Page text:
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Topic: Measure nightsky with TSL237 (Read 12 times) previous topic - next topic

GoForSmoke


I will try that, but what about the frequency, why can´t it go any lower than 10869 Hz? I haven´t calibrated the ZP yet, can it be the problem?


For single samples you get 1086. Why? I don't know!

freq = (pulses*1000)/(period*area);

Is it any surprise that 10 pulses gets 10x the freq?

Also you should mix your mixed-types math.
As above you have by types: long = (long * int) / (short * float) <<=== not a good idea

That whole business needs a total going-over.
You can throw in casts (tell the compiler to treat a variable as a different type) but if you're not careful you won't get the equation you think. Without casts, as it is now, you're letting the compiler decide.

Example of casting:
long L;
int I = 1000;
float F = 0.1;

L = (long) ((float I) * F);

And thanks to the floating point math, the result won't likely be 100L. Yes 100L because it's cast as a long to go into a long variable. 100 is a 16-bit signed integer. 100L is a 32-bit signed integer. If the letter U is used, 100U is a 16-bit unsigned integer and 100UL is a 32-bit unsigned integer.
If you use a constant and want it seen as a floating point then put in a decimal point, 100.0 is a 32-bit floating point value.

Give the compiler less room to wiggle and you may get more predictable results.
I find it harder to express logic in English than in Code.
Sometimes an example says more than many times as many words.

Corpze

#26
Mar 01, 2013, 03:55 am Last Edit: Mar 01, 2013, 04:12 am by Corpze Reason: 1


I will try that, but what about the frequency, why can´t it go any lower than 10869 Hz? I haven´t calibrated the ZP yet, can it be the problem?


For single samples you get 1086. Why? I don't know!

freq = (pulses*1000)/(period*area);

Is it any surprise that 10 pulses gets 10x the freq?

Also you should mix your mixed-types math.
As above you have by types: long = (long * int) / (short * float) <<=== not a good idea

That whole business needs a total going-over.
You can throw in casts (tell the compiler to treat a variable as a different type) but if you're not careful you won't get the equation you think. Without casts, as it is now, you're letting the compiler decide.

Example of casting:
long L;
int I = 1000;
float F = 0.1;

L = (long) ((float I) * F);

And thanks to the floating point math, the result won't likely be 100L. Yes 100L because it's cast as a long to go into a long variable. 100 is a 16-bit signed integer. 100L is a 32-bit signed integer. If the letter U is used, 100U is a 16-bit unsigned integer and 100UL is a 32-bit unsigned integer.
If you use a constant and want it seen as a floating point then put in a decimal point, 100.0 is a 32-bit floating point value.

Give the compiler less room to wiggle and you may get more predictable results.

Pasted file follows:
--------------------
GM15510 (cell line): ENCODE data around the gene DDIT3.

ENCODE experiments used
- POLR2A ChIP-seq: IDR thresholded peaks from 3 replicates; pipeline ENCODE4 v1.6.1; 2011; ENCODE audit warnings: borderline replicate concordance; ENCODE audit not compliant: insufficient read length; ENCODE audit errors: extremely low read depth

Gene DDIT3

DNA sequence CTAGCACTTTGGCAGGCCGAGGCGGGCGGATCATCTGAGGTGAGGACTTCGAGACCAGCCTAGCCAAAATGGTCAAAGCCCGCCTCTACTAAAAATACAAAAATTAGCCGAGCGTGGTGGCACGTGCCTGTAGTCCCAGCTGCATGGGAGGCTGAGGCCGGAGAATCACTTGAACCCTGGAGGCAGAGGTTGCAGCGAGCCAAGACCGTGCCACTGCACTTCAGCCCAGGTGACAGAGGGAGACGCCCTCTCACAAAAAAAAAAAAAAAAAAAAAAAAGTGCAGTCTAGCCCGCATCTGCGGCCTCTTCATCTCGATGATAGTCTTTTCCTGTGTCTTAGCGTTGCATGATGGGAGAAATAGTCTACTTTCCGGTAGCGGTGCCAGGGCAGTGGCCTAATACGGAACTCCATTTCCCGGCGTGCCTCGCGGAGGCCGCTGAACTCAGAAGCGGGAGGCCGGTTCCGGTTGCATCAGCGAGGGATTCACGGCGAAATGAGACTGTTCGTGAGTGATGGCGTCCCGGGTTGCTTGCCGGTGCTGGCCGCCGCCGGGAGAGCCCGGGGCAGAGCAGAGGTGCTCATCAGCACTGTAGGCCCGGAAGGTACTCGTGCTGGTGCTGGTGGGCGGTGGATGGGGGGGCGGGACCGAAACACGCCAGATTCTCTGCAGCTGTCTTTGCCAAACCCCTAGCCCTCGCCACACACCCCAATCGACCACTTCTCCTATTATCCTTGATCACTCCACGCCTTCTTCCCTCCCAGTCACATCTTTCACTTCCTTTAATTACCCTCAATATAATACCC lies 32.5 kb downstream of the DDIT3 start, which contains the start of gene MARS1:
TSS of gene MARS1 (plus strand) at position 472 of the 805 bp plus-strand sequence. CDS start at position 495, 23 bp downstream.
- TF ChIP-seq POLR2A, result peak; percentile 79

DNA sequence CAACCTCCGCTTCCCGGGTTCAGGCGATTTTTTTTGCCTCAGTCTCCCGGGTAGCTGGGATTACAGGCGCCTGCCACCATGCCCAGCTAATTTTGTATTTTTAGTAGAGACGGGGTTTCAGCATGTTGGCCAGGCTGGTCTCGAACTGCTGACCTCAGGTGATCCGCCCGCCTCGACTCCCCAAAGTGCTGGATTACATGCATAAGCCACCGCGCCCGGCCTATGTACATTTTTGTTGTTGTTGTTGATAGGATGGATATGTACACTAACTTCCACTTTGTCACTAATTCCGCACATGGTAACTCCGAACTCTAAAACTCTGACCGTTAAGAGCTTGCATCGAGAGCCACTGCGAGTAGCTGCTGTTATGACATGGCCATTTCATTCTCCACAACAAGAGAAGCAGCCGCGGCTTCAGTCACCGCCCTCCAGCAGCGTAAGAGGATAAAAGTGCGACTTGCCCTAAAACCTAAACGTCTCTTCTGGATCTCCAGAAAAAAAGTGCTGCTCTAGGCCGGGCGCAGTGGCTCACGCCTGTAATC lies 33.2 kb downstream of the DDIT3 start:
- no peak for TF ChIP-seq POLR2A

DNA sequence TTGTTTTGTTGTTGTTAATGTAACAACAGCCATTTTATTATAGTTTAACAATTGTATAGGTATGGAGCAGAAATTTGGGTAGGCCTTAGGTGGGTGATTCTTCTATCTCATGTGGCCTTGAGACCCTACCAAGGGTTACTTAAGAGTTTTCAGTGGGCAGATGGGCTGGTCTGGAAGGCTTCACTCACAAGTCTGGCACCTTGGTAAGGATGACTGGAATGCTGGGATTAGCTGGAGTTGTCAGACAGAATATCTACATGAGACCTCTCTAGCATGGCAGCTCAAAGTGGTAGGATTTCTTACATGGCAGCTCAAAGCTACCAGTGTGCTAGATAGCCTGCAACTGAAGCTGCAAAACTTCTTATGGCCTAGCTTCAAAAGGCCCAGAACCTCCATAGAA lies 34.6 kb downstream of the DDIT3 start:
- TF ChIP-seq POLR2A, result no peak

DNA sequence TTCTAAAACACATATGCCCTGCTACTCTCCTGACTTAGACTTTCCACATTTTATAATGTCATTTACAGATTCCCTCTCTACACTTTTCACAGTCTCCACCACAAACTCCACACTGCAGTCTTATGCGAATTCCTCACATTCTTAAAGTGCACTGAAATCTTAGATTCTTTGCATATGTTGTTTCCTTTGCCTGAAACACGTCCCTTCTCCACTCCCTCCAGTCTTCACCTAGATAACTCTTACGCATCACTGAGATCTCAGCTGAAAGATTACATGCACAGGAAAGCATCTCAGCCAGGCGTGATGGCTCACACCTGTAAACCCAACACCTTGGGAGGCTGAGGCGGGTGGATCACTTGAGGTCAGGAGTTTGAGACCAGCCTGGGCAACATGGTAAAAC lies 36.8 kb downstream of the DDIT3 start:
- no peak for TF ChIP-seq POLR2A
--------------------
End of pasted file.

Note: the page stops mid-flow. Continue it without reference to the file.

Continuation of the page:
To be honest, i don´t understand anything of what you just wrote :/

Maybe i should just start over with a basic frequency counter and go from there?

Basicly, all i wanna do is translate frequence to mag/arcsecond2, and because the sensor is linear, wouldn´t it be quite easy to do that?

I am fairly new to arduinos and coding, i have just got a steppermotor to work with two buttons and a lcd-display :/

Is this the way to go maybe?:

I have one sensor, capable of sending between 0.00x Hz to 1000kHz
I also have a luxmeter, so i can calibrate the sensorvalue roughly.

if i has a light that shines with 100 lux, and the sensor is sending 20 kHz, can i from there convert to mag/arcsecond2?

I dont need any pulsecounter any else of the data, i am just interested of Mag/AS2

Is this possible?

BR/ Daniel

GoForSmoke

How about get the setup working without converting to frequency and -then- take that step?

Just show the pulses, your raw data, as you point at darker or lighter things right in the house. That will let you test and debug everything but the convert and I and or others will walk you through the conversion to the best of our abilities?

I find it harder to express logic in English than in Code.
Sometimes an example says more than many times as many words.

Corpze

That sounds good :)

But you are talking about pulses, the sensor outputs a frequency, that isn´t the same?

is Pulse the time and freq the hight of the wave? And the dutycycle of the sensor is 50%, is that because it ouputs a square wave or something?

I did all the maths in the sketch last night, just to see how things work together like pulses, frequency an so forth. One thing i i stumbled upon is the "Gate time", what exactly is that, because that one is set to 100ms in the sketch, but somwhere on the internets, i read that the Gatetime should be set to 1000ms to get "the true freq of the sensor"?

//

GoForSmoke

Quote
But you are talking about pulses, the sensor outputs a frequency, that isn´t the same?


I'm just going off your variable names.
How about leaving this part out until you have reliable 'pulses' then?

Code: [Select]

  freq = (pulses*1000)/(period*area);
  irradiance = (freq/1000);
  magnitude = ZP - 2.5*log10(freq);


that's where your mixed-types math is a totally different issue, let's cut that in the attempt to troubleshoot and get back to it when the rest is ready.





I find it harder to express logic in English than in Code.
Sometimes an example says more than many times as many words.

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